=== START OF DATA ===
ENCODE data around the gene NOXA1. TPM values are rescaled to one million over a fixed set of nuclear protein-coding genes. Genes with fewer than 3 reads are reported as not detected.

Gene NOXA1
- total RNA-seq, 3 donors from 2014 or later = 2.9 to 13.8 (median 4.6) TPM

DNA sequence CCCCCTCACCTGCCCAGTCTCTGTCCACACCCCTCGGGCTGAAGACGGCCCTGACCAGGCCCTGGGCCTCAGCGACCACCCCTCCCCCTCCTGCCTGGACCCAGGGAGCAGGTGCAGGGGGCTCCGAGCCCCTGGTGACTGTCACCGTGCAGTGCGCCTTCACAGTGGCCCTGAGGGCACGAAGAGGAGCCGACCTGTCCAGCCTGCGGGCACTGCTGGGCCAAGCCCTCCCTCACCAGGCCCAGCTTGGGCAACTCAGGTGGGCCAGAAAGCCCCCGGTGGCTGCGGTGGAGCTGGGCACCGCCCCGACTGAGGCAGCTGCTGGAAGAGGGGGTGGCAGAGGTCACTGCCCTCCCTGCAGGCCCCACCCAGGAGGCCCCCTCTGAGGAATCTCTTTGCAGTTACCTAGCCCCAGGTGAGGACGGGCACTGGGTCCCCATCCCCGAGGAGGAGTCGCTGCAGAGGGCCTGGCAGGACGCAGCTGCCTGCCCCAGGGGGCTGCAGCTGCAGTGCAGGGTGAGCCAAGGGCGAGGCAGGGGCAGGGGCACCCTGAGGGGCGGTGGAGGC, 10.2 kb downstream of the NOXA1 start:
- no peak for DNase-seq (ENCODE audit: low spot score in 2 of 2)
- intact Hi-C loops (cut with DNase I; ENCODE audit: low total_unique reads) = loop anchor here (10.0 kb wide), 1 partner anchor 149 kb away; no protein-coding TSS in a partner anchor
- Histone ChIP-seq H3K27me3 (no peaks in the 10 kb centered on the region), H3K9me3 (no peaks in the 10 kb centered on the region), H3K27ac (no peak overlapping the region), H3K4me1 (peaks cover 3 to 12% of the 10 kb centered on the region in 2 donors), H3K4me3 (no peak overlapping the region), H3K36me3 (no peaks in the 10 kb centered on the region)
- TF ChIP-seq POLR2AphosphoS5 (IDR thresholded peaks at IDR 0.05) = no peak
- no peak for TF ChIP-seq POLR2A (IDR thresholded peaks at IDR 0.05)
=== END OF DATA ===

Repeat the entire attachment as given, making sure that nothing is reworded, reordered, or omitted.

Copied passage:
ENCODE data around the gene NOXA1. TPM values are rescaled to one million over a fixed set of nuclear protein-coding genes. Genes with fewer than 3 reads are reported as not detected.

Gene NOXA1
- total RNA-seq, 3 donors from 2014 or later = 2.9 to 13.8 (median 4.6) TPM

DNA sequence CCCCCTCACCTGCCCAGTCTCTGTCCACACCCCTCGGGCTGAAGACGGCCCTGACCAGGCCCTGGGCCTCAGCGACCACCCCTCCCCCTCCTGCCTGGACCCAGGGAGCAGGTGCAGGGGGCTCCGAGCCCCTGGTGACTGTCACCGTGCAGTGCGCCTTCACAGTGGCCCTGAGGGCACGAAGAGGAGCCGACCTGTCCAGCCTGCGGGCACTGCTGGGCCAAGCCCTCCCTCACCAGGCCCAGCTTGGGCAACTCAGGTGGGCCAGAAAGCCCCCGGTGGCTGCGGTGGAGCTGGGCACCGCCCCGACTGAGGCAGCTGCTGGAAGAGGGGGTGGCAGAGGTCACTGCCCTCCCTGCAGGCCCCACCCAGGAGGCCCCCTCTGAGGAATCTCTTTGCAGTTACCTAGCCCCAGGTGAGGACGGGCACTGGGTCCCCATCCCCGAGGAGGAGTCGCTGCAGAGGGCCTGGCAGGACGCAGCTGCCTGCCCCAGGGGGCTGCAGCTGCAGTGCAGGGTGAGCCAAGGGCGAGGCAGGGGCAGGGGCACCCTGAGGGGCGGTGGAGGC, 10.2 kb downstream of the NOXA1 start:
- no peak for DNase-seq (ENCODE audit: low spot score in 2 of 2)
- intact Hi-C loops (cut with DNase I; ENCODE audit: low total_unique reads) = loop anchor here (10.0 kb wide), 1 partner anchor 149 kb away; no protein-coding TSS in a partner anchor
- Histone ChIP-seq H3K27me3 (no peaks in the 10 kb centered on the region), H3K9me3 (no peaks in the 10 kb centered on the region), H3K27ac (no peak overlapping the region), H3K4me1 (peaks cover 3 to 12% of the 10 kb centered on the region in 2 donors), H3K4me3 (no peak overlapping the region), H3K36me3 (no peaks in the 10 kb centered on the region)
- TF ChIP-seq POLR2AphosphoS5 (IDR thresholded peaks at IDR 0.05) = no peak
- no peak for TF ChIP-seq POLR2A (IDR thresholded peaks at IDR 0.05)